Another of the report’s recommendations is for the company to pay compensation to the families of the dead.
Perhaps the part that will bring the most debate is the recommendation to limit foreign security companies.
“We recommend replacing all the foreign security companies with Iraqi security companies in the future,” it said. “These American companies were established in a time when there was no authority or Constitution.”
But even if the government succeeds in changing the rules, it will have difficulty enforcing them. Four private security companies, all Iraqi, have been prohibited from working in past years, but all of them continued operating by changing their names, according to a former security contractor.
“How are they going to enforce what they come up with?” the contractor said.
Blackwater had been operating without a license for more than a year, though it had made an attempt to register this spring. Mr. Bolani said that the government was not moving forward with its registration, but that not being registered would not set the company apart from many other foreign security companies operating here. Only 23 foreign companies have licenses, Mr. Bolani said.
The report said that Mr. Maliki had “demanded” that the State Department drop Blackwater as a protector, “for the sake of the two nations’ reputation.”
In the Interior Ministry’s version of that day, the events began unfolding when a bomb exploded shortly before noon near the unfinished Rahman Mosque, about a mile north of Nisour Square. Embassy officials have said the convoy was responding to the bomb, but it is still unclear whether it was carrying officials away from the bomb scene, driving toward it to pick someone up or simply providing support.
Whatever their mission, and whoever was inside, the convoy of at least four sport utility vehicles steered onto the square just after noon and took positions that blocked the flow of midday traffic in three directions. But one family’s car, approaching from the south along Yarmouk Street, apparently did not stop quickly enough, and the Blackwater guards opened fire, killing the man who was driving, the ministry account says.
“The woman next to the driver had a baby in her arms,” said an official who shared the report, speaking on the condition of anonymity because he was not authorized to share it. “She started to scream. They shot her,” the official said, adding that the guards then fired what appeared to be grenades or pump guns into the car as it continued to move. The car caught fire.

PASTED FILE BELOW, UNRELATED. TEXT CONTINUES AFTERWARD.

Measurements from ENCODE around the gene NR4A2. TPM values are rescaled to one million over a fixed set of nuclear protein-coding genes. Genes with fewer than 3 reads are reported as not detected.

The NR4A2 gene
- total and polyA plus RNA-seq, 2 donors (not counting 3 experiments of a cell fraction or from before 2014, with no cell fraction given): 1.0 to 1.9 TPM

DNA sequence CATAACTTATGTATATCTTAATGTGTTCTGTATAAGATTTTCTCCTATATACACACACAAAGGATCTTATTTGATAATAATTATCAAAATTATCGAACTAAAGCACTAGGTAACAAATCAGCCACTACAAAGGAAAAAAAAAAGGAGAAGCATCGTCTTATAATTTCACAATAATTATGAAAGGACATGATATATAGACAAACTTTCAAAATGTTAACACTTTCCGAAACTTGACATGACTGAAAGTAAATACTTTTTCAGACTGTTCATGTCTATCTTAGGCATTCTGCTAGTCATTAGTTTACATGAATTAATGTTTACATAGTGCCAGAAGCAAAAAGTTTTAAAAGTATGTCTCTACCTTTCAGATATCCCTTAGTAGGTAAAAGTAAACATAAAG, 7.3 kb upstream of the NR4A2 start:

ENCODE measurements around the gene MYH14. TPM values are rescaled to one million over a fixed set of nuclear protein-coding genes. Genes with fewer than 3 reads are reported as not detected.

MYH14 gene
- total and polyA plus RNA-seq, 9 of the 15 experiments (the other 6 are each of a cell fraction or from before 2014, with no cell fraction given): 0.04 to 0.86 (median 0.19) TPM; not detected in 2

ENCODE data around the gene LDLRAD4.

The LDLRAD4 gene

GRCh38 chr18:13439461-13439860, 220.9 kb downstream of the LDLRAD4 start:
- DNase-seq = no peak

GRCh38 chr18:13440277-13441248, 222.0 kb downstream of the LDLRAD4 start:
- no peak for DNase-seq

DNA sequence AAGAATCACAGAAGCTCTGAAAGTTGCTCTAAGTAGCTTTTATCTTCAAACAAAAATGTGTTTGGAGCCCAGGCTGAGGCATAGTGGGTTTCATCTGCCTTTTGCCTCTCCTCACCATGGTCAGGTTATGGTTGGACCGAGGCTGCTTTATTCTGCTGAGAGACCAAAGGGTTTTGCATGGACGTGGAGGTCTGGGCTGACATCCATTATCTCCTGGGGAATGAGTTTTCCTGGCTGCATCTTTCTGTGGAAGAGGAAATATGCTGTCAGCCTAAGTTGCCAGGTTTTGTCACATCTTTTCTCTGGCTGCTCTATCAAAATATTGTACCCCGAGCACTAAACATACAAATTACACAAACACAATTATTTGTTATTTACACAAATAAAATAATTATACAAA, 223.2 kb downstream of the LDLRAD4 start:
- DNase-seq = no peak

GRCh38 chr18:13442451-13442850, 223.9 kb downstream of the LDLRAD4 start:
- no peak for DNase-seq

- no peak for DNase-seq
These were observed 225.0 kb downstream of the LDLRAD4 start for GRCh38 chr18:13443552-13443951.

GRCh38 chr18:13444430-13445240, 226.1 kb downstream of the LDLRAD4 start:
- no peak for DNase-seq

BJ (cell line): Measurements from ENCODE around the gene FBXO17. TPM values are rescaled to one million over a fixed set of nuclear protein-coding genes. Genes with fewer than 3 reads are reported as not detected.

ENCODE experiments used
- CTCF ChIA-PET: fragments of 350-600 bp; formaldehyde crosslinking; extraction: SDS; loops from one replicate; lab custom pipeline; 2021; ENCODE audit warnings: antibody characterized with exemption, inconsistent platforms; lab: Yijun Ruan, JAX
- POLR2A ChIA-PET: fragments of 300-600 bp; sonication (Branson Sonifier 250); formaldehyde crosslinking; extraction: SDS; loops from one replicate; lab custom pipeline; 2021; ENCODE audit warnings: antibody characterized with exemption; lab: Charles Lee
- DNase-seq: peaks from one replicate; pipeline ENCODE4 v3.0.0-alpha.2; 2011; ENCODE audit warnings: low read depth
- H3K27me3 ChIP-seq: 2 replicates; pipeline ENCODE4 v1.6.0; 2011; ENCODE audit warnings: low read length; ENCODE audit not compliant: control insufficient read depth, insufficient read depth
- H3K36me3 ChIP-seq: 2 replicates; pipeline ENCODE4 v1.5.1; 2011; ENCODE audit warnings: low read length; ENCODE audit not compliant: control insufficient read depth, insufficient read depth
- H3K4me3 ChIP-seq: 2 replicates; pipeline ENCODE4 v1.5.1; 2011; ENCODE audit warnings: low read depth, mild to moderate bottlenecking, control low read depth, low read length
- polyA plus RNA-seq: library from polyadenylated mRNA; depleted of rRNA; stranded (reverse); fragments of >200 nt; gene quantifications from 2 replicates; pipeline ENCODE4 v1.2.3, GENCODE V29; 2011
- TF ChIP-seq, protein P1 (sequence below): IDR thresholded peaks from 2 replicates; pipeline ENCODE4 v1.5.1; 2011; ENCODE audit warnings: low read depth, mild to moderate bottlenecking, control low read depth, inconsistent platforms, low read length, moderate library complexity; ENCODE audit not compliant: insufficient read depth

“The car kept rolling, so they burned it,” the official said.
The account said that the guards entered the square shooting, although Ali Khalaf, a traffic policeman who watched events from a flimsy white traffic booth on the edge of the square and spoke in an interview on Thursday, said a guard got out of the sport utility vehicle and fired.
Mr. Khalaf, who has also been interviewed by American investigators, spoke standing near his traffic booth on Thursday afternoon. He said that he had tried to reach the woman in the seconds after the man she was riding with was shot. But a Blackwater guard killed the woman before he could reach her, Mr. Khalaf said.
What is still unknown is when, or if, Iraqi security forces stationed in at least two compounds adjacent to the square began firing their own weapons.
If the Iraqis began firing early in the episode, investigators could conclude that the Blackwater guards believed they were under attack and were justified in conducting what they might have considered to be a counterattack. Some of the casualties could also have been caused by bullets fired by Iraqis.
Mr. Khalaf, though, said that he never fired a shot. When one of the American investigators asked why he did not fire at the Blackwater convoy, Mr. Khalaf said, his answer was simple.
“I told him I am not authorized to shoot, and my job is to look after the traffic,” Mr. Khalaf said.